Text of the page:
More conservatives, both locally and around the state, are criticizing the Wake County school system for hiring an assistant superintendent for equity affairs and having an Office of Equity Affairs.
On Wednesday, Donna Martinez of the John Locke Foundation, Asheville radio talk show host Pete Kaliner and Moore County-based Daily Haymaker blog editor Brant Clifton used terms like “statist nonsense” and “New Class” to describe the new position. Lady LIberty 1885 already took a shot at Wake for hiring Rodney Trice for the new $125,000 position.
Martinez notes how Trice has said he’s been meeting with local pastors and community groups.
“Let’s hope he will reach out beyond the elitist inside-the-beltline cadre of Leftists/Democrats who believe the answer to any problem — real or perceived — is more government and more power for school bureaucrats over parents,” Martinez writes on the Locke Foundaton’s Right Angles blog. “Will he meet, for example, with parents who are not being served by the traditional system and therefore are seeking other options?”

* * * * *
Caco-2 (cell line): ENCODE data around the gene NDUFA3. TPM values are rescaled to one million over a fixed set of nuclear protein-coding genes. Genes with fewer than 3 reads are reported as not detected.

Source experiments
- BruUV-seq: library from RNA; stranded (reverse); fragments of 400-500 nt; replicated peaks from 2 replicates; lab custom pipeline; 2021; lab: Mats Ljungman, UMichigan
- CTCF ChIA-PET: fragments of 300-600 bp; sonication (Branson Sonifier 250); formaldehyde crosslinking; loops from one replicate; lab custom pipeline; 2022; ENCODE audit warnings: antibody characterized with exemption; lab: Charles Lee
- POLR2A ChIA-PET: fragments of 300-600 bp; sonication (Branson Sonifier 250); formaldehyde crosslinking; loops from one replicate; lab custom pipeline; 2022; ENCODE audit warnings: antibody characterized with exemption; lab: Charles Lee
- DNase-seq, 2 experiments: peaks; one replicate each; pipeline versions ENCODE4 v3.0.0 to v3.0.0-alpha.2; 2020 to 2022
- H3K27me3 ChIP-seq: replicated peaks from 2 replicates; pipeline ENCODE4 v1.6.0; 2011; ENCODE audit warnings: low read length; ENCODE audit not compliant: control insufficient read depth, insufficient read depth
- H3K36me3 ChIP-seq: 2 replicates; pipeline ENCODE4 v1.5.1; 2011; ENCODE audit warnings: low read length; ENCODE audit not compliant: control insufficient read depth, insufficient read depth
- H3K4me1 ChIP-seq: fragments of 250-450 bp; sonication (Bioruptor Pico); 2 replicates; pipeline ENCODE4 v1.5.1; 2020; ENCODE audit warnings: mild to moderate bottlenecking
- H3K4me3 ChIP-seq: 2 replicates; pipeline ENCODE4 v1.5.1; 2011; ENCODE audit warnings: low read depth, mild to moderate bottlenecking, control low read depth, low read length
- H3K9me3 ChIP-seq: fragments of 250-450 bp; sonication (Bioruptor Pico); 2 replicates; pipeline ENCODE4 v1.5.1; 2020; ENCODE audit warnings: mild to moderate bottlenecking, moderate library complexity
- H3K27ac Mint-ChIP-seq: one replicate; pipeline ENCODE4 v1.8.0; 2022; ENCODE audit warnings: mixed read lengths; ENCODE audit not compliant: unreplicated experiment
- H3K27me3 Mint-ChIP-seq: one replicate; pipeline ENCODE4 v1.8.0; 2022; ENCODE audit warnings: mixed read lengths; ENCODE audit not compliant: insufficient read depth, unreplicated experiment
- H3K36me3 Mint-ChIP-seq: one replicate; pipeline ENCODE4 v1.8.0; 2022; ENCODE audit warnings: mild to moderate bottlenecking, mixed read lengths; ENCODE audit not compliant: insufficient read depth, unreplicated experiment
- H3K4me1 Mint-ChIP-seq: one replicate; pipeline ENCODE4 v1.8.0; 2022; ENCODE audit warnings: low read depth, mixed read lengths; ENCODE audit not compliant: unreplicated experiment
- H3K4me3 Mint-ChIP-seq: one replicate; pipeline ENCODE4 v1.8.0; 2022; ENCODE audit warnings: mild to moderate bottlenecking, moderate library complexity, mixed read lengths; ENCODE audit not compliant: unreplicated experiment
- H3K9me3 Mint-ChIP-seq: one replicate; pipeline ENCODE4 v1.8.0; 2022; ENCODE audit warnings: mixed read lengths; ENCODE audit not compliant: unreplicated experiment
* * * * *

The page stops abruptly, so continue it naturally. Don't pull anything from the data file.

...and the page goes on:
Kaliner calls Wake’s new position an example of “the rise of the ‘New Class,’” referring to the Communist bureaucrats who ran the former Soviet Union. Noting how Trice is supposed to help close the racial achievement gap, Kaliner quips “Wake County's race-based busing was supposed to help close that gap. Is it not working?”
“These officials are hiring another member of the New Class to work on a problem created by the very bureaucratic system the New Class props up,” Kaliner writes.
Clifton questions Wake spending $204,846 a year on the Office of Equity Affairs at a time when school leaders say more education funding is needed.
“The educrats are doing this with nary a cry of outrage from the media, the Democrats, or Bill Barber’s mob,” Clifton writes of the new position. “They’re too busy feeding us sob stories about mean old Republicans in state government making teachers buy supplies with their own money. I bet $204,846 would buy a heck of a lot of classroom supplies. It might fund a few new classroom positions, or even some pay increases.”